Cognitive function after surgery with regional or general anesthesia: A population-based study

Juraj Sprung, Phillip Schulte, David S Knopman, Michelle M Mielke, Ronald Carl Petersen, Toby N. Weingarten, David P. Martin, Andrew C. Hanson, Darrell R. Schroeder, David Oman Warner

Research output: Contribution to journalArticle

1 Scopus citations


Introduction: Our aim was to examine whether surgery with regional anesthesia (RA) is associated with accelerated long-term cognitive decline comparable with that previously reported after general anesthesia (GA). Methods: Longitudinal cognitive function was analyzed in a cohort of 1819 older adults. Models assessed the rate of change in global and domain-specific cognition over time in participants exposed to RA or GA. Results: When compared with those unexposed to anesthesia, the postoperative rate of change of the cognitive global z-score was greater in those exposed to both RA (difference in annual decline of −0.041, P = .011) and GA (−0.061, P < .001); these rates did not differ. In analysis of the domain-specific scores, an accelerated decline in memory was observed after GA (−0.065, P < .001) but not RA (−0.011, P = .565). Conclusions: Older adults undergoing surgery with RA experience decline of global cognition similar to those receiving GA; however, memory was not affected.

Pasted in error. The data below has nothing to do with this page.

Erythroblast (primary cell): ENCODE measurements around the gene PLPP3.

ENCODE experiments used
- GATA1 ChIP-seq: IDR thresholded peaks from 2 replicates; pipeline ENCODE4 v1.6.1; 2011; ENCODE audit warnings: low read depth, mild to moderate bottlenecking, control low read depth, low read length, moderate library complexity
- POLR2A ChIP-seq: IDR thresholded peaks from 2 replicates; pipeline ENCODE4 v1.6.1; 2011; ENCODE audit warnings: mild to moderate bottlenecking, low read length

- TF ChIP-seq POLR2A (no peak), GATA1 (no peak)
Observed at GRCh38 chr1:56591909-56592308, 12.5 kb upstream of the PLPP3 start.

Original languageEnglish (US)
JournalAlzheimer's and Dementia
StateAccepted/In press - Jan 1 2019


  • Anesthesia: regional
  • Attention/executive function
  • Cognitive aging
  • Cognitive z-scores
  • Domains: memory
  • General
  • Global cognitive scores
  • Language
  • Mayo Clinic Study of Aging
  • Older adults
  • Surgery
  • Visuospatial skills

ASJC Scopus subject areas

  • Epidemiology
  • Health Policy
  • Developmental Neuroscience
  • Clinical Neurology
  • Geriatrics and Gerontology
  • Cellular and Molecular Neuroscience
  • Psychiatry and Mental health

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